U.S. Department of Commerce Reaches Out to U.S. Companies on the Benefits of Russia’s WTO MembershipMay 29, 2013
Joe Wereszynski is an International Trade Specialist in the International Trade Administration’s Office of Russia, Ukraine and Eurasia.
What better way to recognize World Trade Month than by expanding to the Russian market?
On December 14th, 2012, President Obama signed into law legislation extending Permanent Normal Trade Relations (PNTR) with Russia, establishing a promising trade future with a growing economy. We at the International Trade Administration’s (ITA) Office of Russia, Ukraine and Eurasia are working to help U.S. companies understand and take advantage of this relationship.
Our team has worked to inform U.S. industry about changes that will take place due to PNTR and Russia’s accession to the WTO. Our goal is to make sure that all U.S. businesses understand the agreement and are able to take advantage of this new trade relationship.
The U.S.-Russian Business Development and Economic Relations Working Group, which was established in 2009 by President Obama and then-Russian President Medvedev as part of the U.S.-Russian Bilateral Presidential Commission, is informing American companies of their new trading rights and business opportunities stemming from U.S.-Russian cooperation. The Working Group signed a plan that will guide and shape bilateral economic cooperation efforts between the two governments.
One specific area where work is under way is the realm of standards and conformity assessment. As tariff barriers fall, non-tariff barriers tend to rise. We’re working with interested industry groups and companies from both countries to prevent unnecessary trade barriers. Familiarizing companies and regulators with the rules-based WTO Agreement on Technical Barriers to Trade can help to increase transparency and facilitate greater trade and investment.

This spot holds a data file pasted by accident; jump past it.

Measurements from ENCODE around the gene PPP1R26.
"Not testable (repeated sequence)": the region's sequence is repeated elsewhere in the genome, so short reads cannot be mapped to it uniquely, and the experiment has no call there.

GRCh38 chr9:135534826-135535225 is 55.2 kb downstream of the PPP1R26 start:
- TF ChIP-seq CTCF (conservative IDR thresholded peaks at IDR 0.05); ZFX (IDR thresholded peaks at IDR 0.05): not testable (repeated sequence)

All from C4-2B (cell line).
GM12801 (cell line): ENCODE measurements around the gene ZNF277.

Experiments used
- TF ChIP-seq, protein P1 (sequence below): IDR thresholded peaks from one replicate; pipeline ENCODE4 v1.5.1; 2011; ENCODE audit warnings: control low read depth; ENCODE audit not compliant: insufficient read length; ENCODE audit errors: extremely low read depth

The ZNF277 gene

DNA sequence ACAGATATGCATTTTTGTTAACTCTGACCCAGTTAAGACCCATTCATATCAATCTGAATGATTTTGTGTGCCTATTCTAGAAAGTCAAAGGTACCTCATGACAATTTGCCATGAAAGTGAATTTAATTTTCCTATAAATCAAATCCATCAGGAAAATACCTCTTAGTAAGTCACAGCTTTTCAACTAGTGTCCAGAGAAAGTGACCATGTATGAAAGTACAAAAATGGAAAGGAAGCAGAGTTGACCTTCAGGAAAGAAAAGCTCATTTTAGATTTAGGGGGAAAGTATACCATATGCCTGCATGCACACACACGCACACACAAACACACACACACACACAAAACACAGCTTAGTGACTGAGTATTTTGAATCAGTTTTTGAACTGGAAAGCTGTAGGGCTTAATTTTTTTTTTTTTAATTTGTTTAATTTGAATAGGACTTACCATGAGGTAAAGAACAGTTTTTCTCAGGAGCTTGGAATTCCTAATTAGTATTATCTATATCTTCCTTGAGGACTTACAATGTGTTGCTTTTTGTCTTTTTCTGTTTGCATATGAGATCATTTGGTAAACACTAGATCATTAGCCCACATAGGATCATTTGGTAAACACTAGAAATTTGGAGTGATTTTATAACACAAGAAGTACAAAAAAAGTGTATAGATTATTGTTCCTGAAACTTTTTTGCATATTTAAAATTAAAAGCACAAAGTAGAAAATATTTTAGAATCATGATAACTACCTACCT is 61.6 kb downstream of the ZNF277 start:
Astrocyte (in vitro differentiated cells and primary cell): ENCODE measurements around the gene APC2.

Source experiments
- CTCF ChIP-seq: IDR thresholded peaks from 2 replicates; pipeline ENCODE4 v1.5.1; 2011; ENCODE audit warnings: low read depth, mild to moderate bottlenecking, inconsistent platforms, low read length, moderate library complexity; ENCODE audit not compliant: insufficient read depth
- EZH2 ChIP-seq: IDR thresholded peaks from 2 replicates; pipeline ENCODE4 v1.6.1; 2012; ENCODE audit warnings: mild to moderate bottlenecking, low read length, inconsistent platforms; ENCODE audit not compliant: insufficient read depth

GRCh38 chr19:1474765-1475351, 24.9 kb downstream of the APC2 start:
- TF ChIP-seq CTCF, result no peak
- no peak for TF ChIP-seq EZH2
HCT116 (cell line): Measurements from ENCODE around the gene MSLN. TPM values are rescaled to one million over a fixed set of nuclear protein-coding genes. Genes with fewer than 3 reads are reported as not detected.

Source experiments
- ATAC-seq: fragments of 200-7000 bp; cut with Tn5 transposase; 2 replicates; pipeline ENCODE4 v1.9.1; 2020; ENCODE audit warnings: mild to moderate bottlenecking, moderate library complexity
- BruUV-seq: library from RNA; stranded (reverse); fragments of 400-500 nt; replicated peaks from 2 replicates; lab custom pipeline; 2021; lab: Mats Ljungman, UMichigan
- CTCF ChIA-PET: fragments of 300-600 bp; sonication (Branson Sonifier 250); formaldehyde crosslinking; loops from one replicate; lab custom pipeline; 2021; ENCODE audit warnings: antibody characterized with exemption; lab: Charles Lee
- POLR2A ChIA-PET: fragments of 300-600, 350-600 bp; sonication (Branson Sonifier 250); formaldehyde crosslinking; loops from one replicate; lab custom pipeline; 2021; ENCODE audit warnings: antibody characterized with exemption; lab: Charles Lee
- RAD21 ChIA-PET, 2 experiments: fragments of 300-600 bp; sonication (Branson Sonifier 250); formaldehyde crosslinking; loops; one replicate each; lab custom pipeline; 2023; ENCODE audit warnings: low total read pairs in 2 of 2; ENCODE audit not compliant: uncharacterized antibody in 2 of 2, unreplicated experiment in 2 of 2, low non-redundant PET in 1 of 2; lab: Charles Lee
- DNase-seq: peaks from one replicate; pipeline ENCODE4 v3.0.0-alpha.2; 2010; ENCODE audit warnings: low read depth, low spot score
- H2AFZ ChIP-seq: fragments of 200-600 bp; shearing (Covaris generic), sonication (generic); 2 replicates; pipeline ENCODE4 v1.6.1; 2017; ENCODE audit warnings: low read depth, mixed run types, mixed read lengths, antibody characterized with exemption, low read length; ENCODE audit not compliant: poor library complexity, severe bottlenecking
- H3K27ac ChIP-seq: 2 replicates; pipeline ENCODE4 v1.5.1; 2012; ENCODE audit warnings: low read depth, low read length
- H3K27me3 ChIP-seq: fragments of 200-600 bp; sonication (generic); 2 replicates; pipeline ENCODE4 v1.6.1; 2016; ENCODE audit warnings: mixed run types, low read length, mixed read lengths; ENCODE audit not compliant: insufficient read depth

Later this week, we’ll meet with government and industry representatives from both countries for the U.S.-Russian Standards and Conformity Assessment Forum in Moscow. We’ll discuss how to prevent trade barriers and cooperate on standards for fair trade. More than 500 attendees have registered for the event.
We continue to reach out to U.S. companies about doing business with Russia, and I hope you’ll check back next week when we provide an update on outreach activities.
If your business is interested in exporting to Russia, the entire Department of Commerce team is ready to help. Your nearest Export Assistance Center can help you understand how to take advantage of our updated trade relationship. If you’ve run into a trade barrier with Russia or any other country, you can report it to ITA’s Trade Compliance Center.
This World Trade Month and all year long, we’d love to help you sell your goods and services in the Russian market.